Boris Johnson has raised the prospect of Britons soon needing a booster jab to be considered “fully vaccinated” when going abroad or for self-isolation rules.
Speaking at a Downing Street news conference, the prime minister revealed plans to add evidence of a vaccine top-up to the NHS COVID pass.
He also said Britons would find “life easier in all kinds of ways”, including for foreign travel, with a booster dose.
Following an earlier announcement that the rollout of COVID booster shots will now be extended to all over-40s, Mr Johnson highlighted increased vaccination rates as a means of avoiding the reintroduction of domestic restrictions.
The prime minister warned that “storm clouds are gathering over the continent” with a “new wave” of COVID cases sweeping westwards through Europe, prompting some countries to reimpose coronavirus measures.
He said that “countries with lower vaccination rates have tended to see bigger surges in infection, and in turn been forced to respond with harsher measures”.
“We don’t yet know the extent to which this new wave will wash up on our shores, but history shows we cannot afford to be complacent,” Mr Johnson added.
The prime minister said he saw “nothing in the data at the moment” that would force the government to move to “Plan B” of its winter contingency planning for the NHS, which could see the reintroduction of mandatory face masks or the return of work from home guidance.
But he warned that ministers “cannot rule anything out” when asked about the prospect of a Christmas lockdown.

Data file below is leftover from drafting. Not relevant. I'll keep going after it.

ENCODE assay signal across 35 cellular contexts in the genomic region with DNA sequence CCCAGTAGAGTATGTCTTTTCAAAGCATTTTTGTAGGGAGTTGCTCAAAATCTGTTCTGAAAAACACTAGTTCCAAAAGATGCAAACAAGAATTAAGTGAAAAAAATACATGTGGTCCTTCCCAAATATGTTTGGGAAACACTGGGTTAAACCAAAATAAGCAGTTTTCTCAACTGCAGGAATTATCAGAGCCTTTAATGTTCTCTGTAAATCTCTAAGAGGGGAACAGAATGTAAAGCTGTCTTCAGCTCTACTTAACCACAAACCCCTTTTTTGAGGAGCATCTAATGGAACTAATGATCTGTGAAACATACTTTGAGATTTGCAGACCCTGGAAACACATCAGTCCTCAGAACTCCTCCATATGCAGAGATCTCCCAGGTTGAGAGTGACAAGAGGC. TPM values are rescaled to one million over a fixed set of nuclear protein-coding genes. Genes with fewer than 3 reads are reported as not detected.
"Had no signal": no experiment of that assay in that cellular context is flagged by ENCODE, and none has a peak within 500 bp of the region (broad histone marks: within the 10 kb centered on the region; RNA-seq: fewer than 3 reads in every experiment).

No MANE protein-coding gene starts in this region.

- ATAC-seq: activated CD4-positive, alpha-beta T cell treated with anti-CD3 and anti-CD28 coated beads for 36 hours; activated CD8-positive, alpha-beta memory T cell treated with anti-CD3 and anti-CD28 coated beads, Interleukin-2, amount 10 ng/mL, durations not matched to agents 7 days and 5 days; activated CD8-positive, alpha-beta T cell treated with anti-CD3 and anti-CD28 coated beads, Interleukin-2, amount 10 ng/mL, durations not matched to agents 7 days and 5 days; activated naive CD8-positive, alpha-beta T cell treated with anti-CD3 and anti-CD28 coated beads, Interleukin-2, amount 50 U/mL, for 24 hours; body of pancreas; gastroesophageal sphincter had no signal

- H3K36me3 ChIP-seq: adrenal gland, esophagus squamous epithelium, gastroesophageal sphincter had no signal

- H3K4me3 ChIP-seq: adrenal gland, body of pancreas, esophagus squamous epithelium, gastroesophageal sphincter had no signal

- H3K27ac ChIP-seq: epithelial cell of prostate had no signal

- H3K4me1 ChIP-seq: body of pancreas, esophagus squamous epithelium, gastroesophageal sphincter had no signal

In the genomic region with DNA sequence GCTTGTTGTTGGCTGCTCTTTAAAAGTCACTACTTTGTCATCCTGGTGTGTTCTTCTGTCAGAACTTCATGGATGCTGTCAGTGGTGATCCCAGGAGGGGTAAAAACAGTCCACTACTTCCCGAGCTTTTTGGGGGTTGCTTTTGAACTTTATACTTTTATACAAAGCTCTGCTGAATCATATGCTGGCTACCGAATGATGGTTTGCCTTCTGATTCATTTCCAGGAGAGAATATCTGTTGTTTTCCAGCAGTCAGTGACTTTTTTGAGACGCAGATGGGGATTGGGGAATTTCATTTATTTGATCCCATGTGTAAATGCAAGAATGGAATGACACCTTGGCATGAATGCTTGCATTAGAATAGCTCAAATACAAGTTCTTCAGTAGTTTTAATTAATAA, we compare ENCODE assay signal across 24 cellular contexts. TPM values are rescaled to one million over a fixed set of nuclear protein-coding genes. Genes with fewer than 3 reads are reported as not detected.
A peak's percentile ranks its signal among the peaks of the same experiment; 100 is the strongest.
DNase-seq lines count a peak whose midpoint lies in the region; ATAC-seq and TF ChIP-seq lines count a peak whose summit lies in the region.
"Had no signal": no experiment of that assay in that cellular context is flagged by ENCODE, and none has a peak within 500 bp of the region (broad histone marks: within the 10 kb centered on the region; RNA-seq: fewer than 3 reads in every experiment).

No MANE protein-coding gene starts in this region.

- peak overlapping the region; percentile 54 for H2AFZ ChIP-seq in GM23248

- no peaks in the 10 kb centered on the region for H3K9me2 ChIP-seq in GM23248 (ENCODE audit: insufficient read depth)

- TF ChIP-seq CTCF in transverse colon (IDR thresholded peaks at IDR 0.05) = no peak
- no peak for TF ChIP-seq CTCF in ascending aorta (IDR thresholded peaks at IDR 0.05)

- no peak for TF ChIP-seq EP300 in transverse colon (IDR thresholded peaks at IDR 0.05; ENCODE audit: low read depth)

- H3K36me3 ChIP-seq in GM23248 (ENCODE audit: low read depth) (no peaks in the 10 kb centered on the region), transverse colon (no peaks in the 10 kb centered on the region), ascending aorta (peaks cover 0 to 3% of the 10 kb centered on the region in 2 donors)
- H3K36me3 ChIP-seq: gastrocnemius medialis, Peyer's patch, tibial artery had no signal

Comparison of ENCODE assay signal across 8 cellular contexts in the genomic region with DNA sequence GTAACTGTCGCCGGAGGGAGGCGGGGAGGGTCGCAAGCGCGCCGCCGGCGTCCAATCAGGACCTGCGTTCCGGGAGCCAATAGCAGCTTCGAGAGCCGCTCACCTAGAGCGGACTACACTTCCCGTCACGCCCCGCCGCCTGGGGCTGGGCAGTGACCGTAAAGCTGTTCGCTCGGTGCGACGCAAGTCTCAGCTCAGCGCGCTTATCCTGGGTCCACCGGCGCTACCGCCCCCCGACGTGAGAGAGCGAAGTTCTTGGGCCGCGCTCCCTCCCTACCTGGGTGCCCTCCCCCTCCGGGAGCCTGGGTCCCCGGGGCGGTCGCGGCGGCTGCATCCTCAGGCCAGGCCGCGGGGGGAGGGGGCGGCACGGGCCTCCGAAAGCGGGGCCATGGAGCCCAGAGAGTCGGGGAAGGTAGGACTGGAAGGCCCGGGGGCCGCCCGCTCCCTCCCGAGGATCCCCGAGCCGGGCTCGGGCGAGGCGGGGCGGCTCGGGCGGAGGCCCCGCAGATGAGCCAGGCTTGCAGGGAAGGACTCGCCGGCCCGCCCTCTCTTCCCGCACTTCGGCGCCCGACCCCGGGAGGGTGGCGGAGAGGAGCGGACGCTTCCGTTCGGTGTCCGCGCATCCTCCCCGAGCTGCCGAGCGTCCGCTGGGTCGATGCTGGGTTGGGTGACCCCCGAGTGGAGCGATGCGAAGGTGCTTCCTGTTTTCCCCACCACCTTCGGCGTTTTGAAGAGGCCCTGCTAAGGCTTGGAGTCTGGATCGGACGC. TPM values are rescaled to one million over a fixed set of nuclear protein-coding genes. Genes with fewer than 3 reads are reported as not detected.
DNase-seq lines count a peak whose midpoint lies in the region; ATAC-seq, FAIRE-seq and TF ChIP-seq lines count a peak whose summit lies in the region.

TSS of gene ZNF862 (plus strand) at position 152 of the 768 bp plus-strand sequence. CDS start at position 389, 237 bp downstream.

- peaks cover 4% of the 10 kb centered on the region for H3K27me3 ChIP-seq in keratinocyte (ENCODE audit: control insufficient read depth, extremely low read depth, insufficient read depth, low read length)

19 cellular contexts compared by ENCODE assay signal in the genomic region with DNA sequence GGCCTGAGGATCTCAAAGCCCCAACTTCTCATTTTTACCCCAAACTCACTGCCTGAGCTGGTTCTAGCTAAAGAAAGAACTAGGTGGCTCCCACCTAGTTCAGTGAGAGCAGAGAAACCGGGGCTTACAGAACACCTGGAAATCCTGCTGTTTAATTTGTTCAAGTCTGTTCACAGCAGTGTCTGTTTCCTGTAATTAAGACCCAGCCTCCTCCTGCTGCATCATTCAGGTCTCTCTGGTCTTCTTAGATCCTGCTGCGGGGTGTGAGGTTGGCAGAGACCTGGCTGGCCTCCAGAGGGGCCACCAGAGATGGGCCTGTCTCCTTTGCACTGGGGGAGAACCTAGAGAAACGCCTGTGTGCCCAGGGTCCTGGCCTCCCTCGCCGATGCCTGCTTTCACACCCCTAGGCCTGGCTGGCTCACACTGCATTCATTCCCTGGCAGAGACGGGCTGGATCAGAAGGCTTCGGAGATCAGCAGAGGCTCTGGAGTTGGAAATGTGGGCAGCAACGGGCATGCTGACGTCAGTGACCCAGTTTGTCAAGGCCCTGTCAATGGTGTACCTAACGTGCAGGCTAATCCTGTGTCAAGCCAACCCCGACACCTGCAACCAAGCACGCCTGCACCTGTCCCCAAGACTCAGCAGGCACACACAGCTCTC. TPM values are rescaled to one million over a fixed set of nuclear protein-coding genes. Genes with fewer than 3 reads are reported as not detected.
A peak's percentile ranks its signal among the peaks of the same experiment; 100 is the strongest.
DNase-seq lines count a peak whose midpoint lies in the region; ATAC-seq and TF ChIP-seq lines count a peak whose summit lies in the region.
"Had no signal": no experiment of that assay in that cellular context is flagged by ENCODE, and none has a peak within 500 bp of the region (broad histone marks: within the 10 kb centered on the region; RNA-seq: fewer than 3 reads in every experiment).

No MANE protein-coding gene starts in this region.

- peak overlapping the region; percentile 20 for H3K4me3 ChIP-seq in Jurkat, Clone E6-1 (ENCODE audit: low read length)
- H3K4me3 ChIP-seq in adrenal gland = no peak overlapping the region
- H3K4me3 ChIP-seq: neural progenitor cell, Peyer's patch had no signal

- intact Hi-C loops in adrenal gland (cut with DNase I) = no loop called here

Mr Johnson said the “most important thing people can do” to prevent the reimposition of restrictions was to “get the boosters”.
Asked if evidence of a booster jab would be added to the NHS COVID pass, Mr Johnson replied: “I think we will be making plans to add the booster dose to the NHS COVID travel pass.
“But, again, I think what the general lesson is from anybody who wants to travel, you can see that getting fully vaccinated with a booster is going to be something that will, on the whole, make your life easier in all kinds of ways, including on foreign travel.
“So I would just say, if you’re thinking about that, then this is yet another reason to get it done.”
The prime minister later suggested that, at some point, only those who have had a booster jab – which for most people is a third vaccine dose – would be considered “fully vaccinated”.
“On boosters, it’s very clear that getting three jabs, getting your booster, will become an important fact, and it will make life easier for you in all sorts of ways,” he said.
“We will have to adjust our concept of what constitutes a full vaccination to take account of that. I think that is increasingly obvious.
“The booster massively increases your protection, it takes it right back up to over 90%. As we can see from what’s happening, the [protections afforded by] two jabs sadly do start to wane.
“We’ve got to be responsible, and we’ve got to reflect that fact in the way we measure what constitutes full vaccination.”
The prime minister said that, so far, around 12.6m people across the UK have had a booster jab.
In England, this includes three-quarters of all people aged over-70 and 80% of eligible older people in care homes.
It would be an “utter tragedy” if people who were double-jabbed “ended up becoming seriously ill or even losing their lives because they allowed their immunity to wane”, Mr Johnson added.